Anaerobic exercises are high-intensity, short-duration workouts (10-120 seconds). This workout pattern relies on energy breakdown from muscle stores rather than oxygen supply. The anaerobic workout involves strength or power training that involves a short intense burst of physical activity. Examples of anaerobic training – sprinting, weight lifting, squats, pushups, pull-ups, resistance band training, HIIT workout.



Aerobic exercise involves slow-twitch muscle fibers whereas anaerobic exercise involves the use of fast-twitch muscle fibers to carry out high-powered exercises. Slow-twitch muscles fibers are fatigue-resistant, they contain more mitochondria and are focused on sustained movement. Your heart rate goes up during aerobic training in order to increase blood flow to the muscles.

Anaerboic exercise involves fast-twitch muscle fibers, which typically have lower concentrations of mitochondria compared to slow-twitch fibers. The large-sized muscle fibers produce a greater and quicker force. The lower concentrations of mitochondria mean the fast-twitch fibers are quicker to fatigue build-up.



Aerobic workout improves endurance, cardiovascular conditioning, lowers blood pressure, improves lung capacity, help boost mood, aid in weight management and overall fitness level.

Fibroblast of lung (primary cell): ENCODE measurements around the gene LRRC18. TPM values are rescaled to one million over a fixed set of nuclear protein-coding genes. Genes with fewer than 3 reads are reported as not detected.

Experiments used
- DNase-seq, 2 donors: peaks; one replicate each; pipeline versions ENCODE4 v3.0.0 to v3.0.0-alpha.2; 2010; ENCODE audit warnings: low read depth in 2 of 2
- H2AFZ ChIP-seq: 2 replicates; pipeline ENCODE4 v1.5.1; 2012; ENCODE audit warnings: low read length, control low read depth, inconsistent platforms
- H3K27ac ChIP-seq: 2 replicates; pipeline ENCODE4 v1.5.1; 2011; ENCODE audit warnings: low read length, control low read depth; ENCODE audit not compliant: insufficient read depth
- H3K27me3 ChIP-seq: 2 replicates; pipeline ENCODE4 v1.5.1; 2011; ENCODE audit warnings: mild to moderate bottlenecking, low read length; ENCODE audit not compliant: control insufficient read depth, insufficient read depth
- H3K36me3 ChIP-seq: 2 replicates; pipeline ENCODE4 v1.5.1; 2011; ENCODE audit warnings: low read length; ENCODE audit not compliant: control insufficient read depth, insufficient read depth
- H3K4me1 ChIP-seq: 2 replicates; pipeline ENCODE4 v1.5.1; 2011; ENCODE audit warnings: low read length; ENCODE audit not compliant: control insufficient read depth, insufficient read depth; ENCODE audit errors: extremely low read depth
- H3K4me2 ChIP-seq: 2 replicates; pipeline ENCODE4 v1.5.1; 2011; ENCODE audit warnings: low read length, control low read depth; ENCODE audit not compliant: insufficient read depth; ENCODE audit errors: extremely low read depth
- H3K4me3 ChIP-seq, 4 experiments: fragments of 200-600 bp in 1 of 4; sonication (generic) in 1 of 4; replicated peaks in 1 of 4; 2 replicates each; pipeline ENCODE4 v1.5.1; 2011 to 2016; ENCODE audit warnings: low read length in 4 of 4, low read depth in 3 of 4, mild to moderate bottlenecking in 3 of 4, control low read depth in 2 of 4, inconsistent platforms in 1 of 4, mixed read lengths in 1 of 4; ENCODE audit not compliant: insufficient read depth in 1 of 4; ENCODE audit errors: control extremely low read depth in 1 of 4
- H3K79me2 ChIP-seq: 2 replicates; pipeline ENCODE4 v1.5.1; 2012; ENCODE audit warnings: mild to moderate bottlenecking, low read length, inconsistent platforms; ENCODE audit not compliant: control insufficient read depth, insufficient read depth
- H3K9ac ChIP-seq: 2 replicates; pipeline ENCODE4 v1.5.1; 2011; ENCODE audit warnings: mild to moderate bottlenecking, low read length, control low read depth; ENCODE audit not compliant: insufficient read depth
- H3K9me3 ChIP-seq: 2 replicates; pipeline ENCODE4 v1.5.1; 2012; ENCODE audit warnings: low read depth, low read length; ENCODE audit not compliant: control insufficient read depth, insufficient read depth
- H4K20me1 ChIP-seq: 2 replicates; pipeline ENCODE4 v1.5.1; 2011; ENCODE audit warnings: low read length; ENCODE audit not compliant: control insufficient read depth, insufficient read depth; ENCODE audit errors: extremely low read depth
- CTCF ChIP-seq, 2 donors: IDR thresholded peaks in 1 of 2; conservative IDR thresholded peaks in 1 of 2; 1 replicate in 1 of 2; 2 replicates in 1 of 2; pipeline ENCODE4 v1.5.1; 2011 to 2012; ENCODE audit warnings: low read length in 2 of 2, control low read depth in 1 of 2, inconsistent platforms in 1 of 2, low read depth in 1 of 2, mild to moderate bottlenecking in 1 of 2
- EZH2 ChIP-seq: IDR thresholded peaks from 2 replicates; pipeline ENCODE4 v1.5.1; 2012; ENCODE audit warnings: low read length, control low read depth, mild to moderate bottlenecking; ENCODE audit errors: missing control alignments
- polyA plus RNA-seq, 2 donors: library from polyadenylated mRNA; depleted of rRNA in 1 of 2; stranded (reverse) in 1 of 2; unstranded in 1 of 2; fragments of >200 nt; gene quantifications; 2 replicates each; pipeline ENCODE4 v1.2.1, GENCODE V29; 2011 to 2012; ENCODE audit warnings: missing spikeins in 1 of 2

Anaerobic workout increases power, boosts metabolism, builds stamina, aid in fat loss, protects from bone loss, increases muscle mass and builds muscle strength.



The World Health Organization has recognized the benefits of both forms of exercise and recommends doing both aerobic and anaerobic training over a period of a week. A minimum of 150 minutes of moderate-intensity aerobic physical activity should be coupled with muscle-strengthening or anaerobic exercise involving all major muscle groups on two or more days a week.

While it is convenient to look at the differences with each workout in isolation when you are combining both aerobic and anaerobic workouts, energy will be derived from all three systems depending on the intensity of exercise.


Doing just aerobic (cardio) or anaerobic (strength training) alone won’t get you fitter or stronger…


Combining both the method of training could be the best bet for maximum adaptation, body transformation, power development, building muscle mass, and fat burning…


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Also read: Top 5 Strength Training Workouts For Women


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  • Amit Sumbria: September 16, 2021

    This is a wonderful article. I am in fitness industry from the past 7 years and I usually don’t read full articles as they usually start boring me after sometime. But Kudos!! to the writer. I must say it was the to the point information. I usually recommend 45 mins of Anaerobic and 15 mins of Aerobic afterwards and it had shown great results. Well its not all black and white and diet also plays a major role whether you want to loose weight or want to gain muscle while loosing fat. Exercise, eat, sleep and then repeat…. Wish you a good health…. I have been using Asitis from quite sometime and it has shown some great results to me and my clients. Good Job…keep up the good work!!

  • KRISHNAN S: September 14, 2021